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Students headed back to college and university already know they’ll be spending most of their time online because of COVID-19. But for some, video conferencing won’t be able to teach them all they need to know to be a nurse, ceramics maker, theatre professional, helicopter-engine repairer or carpenter, or a wide range of hands-on skills.

“At some point, if you’re teaching carpentry, you have to hammer in a nail,” said James Rout, associate vice-president of education support and innovation at the B.C. Institute of Technology. “When it gets down to it, you have to train your fingers.”

Postsecondary institutions across the country offering programs for everything from construction trades to health care specialties are having to figure out how to deliver them. That means virtual classrooms and efforts to limit in-person class sizes, and the use of innovative tools such as holograms and 3-D models.

In British Columbia, BCIT has the highest number of hands-on courses, serving 50,000 students in 300 programs. Instructors and administrators have had to work out how much time students need to be physically present in labs or workshops to use specialized equipment and practise the skills for their courses, as well as what alternatives can be used.

The institute has developed unique teaching tools that allow students to study helicopter engines through holograms or treat virtual patients with a variety of health problems. The augmented-reality tools reduce the time students have to be in a classroom, workshop or clinic.

The nursing department had already developed 19 types of cases for students to practise on through its program called Virtual Pulse, ranging from a child rescued from a burning house to a man who’d had a stroke.

“With COVID, it’s been really valuable that we have this,” said Kathy Kennedy, the college’s associate dean of specialty nursing.

In Calgary, the Southern Alberta Institute of Technology’s culinary instructors are using Microsoft Teams and YouTube to teach the intricacies of specialties such as cake decorating, and pipe trades instructors are incorporating 3-D modelling into teaching.

“Students love it and want to see more of it,” said Susan Mainella, a spokesperson for the college.

Paul Kingsmith, senior communications specialist at Lethbridge College, said all of its trades programs, including agriculture and heavy equipment technician, automotive service technician and wind turbine technician, will have on-campus elements.

But virtual classrooms are also taking the place of some in-person labs. For example, Mr. Kingsmith said the college’s early childhood education program uses a video system that allows students to simulate the experience of observing children at play, rather than actually going to preschools or daycares.

At Seneca College’s Markham campus just outside Toronto, students in the School of Creative Arts & Animation studying illustration are working in a video-conference group, sketching a live model in real time. Spokeswoman Caroline Grech said after much testing, including rehearsals with the model, live drawing sessions began this summer with the model posing while responding to the professor’s instructions.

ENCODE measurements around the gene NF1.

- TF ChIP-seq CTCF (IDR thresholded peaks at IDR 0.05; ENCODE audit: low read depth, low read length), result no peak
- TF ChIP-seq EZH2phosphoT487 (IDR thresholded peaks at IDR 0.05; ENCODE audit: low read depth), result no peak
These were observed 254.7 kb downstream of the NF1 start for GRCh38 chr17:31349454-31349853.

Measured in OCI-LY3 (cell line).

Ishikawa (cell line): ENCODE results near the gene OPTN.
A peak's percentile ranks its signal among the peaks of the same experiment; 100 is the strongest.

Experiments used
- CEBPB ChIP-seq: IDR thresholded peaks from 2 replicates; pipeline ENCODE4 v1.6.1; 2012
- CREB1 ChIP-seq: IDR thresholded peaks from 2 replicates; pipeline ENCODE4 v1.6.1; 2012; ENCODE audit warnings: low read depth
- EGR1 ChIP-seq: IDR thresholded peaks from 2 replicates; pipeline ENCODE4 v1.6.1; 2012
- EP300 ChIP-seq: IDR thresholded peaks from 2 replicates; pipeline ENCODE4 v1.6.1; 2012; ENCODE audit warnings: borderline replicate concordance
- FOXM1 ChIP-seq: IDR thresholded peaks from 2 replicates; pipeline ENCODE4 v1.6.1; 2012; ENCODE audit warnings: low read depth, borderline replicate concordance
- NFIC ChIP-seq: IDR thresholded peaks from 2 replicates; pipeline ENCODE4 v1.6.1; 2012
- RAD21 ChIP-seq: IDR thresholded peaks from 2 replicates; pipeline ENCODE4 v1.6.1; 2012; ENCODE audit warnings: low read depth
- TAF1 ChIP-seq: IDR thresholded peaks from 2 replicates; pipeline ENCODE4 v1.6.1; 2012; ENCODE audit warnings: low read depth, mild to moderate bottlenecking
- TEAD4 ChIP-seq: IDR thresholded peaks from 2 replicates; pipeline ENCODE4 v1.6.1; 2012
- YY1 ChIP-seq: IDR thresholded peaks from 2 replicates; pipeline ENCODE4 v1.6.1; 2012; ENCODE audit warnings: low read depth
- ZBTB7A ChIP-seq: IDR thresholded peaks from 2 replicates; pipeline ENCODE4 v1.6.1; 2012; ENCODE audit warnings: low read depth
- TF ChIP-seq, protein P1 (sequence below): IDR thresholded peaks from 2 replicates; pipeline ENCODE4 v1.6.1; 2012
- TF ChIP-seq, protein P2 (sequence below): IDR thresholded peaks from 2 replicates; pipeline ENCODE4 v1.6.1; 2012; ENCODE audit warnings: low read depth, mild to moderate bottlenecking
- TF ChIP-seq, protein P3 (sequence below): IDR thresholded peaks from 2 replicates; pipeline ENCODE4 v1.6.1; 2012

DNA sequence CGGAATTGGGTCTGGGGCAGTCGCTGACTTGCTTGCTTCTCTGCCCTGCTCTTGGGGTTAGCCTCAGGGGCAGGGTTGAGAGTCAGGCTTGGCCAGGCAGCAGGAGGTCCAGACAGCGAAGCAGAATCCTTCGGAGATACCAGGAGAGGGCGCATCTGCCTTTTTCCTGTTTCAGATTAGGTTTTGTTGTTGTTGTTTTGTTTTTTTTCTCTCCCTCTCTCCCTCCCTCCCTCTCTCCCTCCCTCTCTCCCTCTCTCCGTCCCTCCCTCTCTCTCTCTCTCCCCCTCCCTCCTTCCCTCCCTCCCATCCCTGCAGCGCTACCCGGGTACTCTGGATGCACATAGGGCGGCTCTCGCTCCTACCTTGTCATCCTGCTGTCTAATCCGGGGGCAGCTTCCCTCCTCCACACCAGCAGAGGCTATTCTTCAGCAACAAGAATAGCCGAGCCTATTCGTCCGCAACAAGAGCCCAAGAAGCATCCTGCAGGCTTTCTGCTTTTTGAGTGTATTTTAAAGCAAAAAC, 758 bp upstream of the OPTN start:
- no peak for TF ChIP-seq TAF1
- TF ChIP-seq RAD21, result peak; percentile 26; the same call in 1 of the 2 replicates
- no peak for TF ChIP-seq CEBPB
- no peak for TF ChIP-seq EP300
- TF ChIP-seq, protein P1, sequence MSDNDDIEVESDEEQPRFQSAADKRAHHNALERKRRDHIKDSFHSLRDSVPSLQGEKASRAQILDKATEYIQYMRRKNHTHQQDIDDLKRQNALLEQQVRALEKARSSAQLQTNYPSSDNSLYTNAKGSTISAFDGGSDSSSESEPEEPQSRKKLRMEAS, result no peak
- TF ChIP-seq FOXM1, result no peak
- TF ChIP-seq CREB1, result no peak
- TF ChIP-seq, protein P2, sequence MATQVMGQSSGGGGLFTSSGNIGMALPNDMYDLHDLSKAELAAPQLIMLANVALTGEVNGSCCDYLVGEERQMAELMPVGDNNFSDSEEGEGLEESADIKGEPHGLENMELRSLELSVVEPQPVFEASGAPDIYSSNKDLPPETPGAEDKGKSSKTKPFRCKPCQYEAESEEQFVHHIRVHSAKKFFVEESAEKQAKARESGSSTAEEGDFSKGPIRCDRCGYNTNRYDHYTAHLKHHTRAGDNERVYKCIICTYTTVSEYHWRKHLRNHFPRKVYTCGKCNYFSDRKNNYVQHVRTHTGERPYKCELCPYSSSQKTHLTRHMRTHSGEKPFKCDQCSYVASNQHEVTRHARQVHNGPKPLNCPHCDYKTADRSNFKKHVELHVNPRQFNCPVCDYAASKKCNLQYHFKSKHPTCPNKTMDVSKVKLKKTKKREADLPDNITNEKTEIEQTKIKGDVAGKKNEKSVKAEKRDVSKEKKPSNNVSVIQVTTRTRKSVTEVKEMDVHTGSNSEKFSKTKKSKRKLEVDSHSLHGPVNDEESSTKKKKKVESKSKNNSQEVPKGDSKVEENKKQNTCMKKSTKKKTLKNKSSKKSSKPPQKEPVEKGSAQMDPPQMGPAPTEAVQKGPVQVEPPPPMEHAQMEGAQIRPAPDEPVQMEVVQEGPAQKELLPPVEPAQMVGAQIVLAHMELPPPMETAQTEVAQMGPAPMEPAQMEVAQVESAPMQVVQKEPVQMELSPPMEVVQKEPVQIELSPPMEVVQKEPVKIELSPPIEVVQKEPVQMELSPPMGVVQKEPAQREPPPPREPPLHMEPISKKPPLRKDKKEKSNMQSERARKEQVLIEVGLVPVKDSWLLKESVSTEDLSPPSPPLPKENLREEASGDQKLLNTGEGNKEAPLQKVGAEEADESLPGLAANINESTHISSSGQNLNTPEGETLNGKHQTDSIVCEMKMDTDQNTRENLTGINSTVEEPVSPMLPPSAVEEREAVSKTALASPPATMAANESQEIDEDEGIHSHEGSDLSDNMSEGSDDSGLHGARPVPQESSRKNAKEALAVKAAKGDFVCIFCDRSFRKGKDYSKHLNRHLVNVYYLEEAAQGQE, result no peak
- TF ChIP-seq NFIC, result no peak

For students taking Seneca’s basic electricity course, the practical lab component was replicated with an online 3-D modelling program that runs in a web browser. With a few modifications made to the lab work, students can simulate circuit-building from their home computers and test functionality without using a physical connection to a voltage source.

At Vancouver’s Emily Carr University of Art + Design, faculty are redesigning fall courses so there will be a blend of about 70-per-cent online and 30-per-cent on-site work, says Trish Kelly, vice-president for academic.

The university is looking at some basic physical rearrangements to accommodate its local students, as well as the roughly 25 per cent who are from abroad. The school is working out agreements with private art or industrial design studios in the city and around the world, where students can go in to use equipment when needed without a whole class crowding into one small area.

Emily Carr also tried out new ideas already for its summer courses, such as running do-it-yourself printmaking courses that had students use materials they could source from home. It turned out to be a huge success.

“We were just trying to stabilize summer enrolment, but it went up 50 per cent,” Ms. Kelly said.

Langara College, also in Vancouver, has a creative design department that offers courses in fine arts, design, photography and theatre, as well as a large nursing department. Both had to go through a lot of rethinking about how to offer those programs.

Like BCIT and Emily Carr, the college is front-loading theory-type courses than can be conducted online to the fall session, in the hopes that courses that rely on physical interaction or practice – theatre, for example – can run in the spring.

“Nursing is doing as much as it can by Zoom,” said Julie Longo, the college’s arts dean, who is part of the team planning the fall changes. “But they’re obliged to do psychomotor skills, do subcutaneous injections.”

That will mean working with both faculty and the college’s health and safety officer to make sure maximum safety precautions are in effect. So far, the protocols for the nursing department run to 18 pages, detailing everything from equipment cleaning to required spacing between students.

Ms. Longo and Ms. Kelly said it’s been encouraging to watch instructors look at what students need to learn in a course and figure out new ways to get there.

“This is a bit of a game-changing moment for education,” said Ms. Kelly.

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